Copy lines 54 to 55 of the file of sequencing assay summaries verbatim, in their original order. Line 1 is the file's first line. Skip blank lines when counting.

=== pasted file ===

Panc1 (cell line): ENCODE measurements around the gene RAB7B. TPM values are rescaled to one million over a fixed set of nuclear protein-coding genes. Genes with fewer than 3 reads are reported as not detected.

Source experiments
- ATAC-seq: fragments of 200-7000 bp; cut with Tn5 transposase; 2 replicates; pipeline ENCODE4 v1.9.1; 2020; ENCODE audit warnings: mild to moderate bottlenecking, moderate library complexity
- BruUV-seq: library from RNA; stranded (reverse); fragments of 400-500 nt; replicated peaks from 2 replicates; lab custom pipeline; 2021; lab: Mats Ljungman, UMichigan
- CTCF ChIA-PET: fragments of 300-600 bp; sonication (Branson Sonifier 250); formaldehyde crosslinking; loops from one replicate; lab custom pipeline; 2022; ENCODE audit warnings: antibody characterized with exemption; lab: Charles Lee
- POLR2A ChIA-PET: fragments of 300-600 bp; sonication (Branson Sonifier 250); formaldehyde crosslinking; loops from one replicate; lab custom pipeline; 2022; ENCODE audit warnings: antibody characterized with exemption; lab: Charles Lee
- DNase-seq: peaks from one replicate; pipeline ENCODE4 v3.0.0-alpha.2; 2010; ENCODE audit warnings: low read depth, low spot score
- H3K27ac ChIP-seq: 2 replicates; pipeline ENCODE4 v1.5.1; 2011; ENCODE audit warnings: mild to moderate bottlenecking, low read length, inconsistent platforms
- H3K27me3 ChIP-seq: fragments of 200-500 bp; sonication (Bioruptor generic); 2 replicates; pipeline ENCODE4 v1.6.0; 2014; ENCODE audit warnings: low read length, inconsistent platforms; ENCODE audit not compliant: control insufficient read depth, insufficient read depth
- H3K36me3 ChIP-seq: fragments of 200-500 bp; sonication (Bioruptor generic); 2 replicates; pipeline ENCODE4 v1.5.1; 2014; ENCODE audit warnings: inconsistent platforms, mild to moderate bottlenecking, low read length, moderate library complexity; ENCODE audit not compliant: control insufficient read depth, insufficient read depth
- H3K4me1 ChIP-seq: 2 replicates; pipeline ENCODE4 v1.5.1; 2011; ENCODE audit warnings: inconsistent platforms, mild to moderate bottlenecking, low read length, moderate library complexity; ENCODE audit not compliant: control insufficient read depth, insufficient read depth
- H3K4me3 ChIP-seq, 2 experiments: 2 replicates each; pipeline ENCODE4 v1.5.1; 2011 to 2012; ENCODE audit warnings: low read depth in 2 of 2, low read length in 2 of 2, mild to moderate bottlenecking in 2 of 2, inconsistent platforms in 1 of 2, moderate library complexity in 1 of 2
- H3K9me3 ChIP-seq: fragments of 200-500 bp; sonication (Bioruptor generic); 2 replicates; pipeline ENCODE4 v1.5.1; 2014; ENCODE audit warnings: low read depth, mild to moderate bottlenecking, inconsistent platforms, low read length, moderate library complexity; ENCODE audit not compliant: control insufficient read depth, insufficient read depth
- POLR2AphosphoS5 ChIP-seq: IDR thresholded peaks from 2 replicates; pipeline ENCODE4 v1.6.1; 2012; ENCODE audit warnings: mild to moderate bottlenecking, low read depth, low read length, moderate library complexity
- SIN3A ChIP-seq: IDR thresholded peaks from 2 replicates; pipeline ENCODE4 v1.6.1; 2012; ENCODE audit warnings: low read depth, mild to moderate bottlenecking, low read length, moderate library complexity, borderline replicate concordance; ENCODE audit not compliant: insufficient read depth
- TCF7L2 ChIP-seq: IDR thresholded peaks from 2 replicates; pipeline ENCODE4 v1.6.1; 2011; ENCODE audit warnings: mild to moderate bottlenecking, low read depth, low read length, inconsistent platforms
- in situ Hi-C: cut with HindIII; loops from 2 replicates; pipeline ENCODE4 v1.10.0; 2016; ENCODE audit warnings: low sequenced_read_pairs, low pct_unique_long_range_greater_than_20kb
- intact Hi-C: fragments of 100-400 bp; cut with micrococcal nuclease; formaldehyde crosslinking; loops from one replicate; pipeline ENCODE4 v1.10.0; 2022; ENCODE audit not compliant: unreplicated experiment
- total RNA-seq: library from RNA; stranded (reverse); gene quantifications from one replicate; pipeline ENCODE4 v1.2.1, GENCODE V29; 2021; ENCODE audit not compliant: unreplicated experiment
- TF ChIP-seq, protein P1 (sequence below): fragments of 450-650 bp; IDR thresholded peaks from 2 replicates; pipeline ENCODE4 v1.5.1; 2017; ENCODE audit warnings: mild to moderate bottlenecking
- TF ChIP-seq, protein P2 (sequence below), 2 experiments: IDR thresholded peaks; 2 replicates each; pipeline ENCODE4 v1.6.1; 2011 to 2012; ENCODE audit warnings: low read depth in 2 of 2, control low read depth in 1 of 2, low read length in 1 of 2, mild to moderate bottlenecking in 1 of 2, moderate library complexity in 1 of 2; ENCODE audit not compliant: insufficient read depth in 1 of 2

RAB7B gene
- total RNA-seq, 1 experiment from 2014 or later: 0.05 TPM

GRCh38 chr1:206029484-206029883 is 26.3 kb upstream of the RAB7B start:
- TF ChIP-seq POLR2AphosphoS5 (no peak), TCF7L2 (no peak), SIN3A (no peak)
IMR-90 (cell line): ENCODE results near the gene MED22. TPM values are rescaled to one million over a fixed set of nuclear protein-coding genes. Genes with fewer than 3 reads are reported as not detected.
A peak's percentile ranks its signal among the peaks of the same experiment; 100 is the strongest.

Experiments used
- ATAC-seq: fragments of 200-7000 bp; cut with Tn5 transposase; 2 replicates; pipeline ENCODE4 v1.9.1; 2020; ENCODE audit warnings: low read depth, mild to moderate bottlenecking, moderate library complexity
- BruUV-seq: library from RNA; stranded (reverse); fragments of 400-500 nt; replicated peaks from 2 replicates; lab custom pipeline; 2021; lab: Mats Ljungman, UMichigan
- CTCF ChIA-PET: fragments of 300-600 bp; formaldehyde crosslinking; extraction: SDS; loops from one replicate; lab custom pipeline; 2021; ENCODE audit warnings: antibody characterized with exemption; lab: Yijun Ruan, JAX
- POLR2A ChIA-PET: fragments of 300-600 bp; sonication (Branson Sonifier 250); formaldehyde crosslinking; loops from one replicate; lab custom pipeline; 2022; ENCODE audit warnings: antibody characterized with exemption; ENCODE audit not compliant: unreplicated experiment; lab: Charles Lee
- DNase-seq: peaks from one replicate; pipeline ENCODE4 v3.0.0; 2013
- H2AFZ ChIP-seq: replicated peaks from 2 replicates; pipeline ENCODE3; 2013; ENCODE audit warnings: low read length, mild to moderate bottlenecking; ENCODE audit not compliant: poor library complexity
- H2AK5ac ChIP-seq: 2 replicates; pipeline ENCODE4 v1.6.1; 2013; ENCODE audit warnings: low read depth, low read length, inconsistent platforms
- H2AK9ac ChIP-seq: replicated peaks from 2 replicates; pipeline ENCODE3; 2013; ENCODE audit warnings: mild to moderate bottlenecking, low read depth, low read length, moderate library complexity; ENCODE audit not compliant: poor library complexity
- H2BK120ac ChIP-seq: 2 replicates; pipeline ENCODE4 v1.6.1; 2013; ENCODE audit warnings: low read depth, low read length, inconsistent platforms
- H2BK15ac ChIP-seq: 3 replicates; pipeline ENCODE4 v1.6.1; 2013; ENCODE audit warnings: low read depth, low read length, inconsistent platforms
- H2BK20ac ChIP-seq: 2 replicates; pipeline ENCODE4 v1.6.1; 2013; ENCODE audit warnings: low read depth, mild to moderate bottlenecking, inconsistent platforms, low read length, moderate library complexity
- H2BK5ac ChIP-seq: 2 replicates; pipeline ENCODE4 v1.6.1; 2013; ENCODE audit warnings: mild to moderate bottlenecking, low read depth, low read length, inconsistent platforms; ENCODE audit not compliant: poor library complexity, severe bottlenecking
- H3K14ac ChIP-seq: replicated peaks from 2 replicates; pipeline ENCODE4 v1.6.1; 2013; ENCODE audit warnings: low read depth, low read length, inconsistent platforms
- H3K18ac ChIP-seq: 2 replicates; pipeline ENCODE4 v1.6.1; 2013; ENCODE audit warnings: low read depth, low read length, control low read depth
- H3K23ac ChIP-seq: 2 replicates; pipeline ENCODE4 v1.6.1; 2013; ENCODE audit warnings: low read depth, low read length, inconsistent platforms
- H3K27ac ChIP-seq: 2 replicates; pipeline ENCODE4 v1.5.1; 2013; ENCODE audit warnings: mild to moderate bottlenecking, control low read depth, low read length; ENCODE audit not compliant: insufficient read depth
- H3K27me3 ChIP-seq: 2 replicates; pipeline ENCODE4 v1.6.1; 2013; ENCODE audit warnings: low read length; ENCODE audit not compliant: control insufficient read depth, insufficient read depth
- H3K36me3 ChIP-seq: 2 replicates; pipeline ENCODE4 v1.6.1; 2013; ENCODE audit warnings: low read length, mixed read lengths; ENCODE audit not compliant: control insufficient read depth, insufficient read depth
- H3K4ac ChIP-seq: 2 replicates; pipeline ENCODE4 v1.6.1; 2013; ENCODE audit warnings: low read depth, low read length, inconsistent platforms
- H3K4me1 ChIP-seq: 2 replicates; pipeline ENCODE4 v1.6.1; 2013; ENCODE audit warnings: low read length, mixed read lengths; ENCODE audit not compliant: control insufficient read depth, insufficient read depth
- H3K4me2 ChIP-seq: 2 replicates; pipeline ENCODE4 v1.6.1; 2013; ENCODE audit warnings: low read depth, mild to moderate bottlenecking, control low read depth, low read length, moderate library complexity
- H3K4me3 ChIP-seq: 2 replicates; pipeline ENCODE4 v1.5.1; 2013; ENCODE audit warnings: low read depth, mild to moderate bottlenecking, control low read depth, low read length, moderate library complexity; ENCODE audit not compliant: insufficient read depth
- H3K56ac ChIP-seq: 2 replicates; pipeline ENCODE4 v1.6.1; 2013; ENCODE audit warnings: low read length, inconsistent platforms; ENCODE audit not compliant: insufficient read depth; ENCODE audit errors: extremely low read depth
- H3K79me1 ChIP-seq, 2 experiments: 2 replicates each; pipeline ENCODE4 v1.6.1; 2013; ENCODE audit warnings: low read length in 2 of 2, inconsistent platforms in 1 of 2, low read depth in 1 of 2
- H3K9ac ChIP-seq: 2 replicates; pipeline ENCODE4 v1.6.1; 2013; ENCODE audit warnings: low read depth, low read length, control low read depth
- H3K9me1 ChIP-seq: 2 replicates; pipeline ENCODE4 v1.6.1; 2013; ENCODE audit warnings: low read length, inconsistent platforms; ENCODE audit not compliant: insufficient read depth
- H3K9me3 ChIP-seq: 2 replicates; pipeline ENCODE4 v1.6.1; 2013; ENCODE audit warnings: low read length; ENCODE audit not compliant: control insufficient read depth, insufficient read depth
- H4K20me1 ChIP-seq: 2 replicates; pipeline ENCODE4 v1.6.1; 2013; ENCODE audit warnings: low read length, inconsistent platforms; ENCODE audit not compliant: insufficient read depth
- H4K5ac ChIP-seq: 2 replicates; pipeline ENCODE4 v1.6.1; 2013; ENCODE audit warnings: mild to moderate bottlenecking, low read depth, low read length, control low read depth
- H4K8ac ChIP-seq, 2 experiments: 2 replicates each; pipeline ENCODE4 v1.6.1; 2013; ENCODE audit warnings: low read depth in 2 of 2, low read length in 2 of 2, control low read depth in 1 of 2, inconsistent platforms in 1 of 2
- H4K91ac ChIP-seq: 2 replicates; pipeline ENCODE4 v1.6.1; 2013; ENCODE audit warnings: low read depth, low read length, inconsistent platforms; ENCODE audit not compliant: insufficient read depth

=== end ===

- H3K9me1 ChIP-seq: 2 replicates; pipeline ENCODE4 v1.6.1; 2013; ENCODE audit warnings: low read length, inconsistent platforms; ENCODE audit not compliant: insufficient read depth
- H3K9me3 ChIP-seq: 2 replicates; pipeline ENCODE4 v1.6.1; 2013; ENCODE audit warnings: low read length; ENCODE audit not compliant: control insufficient read depth, insufficient read depth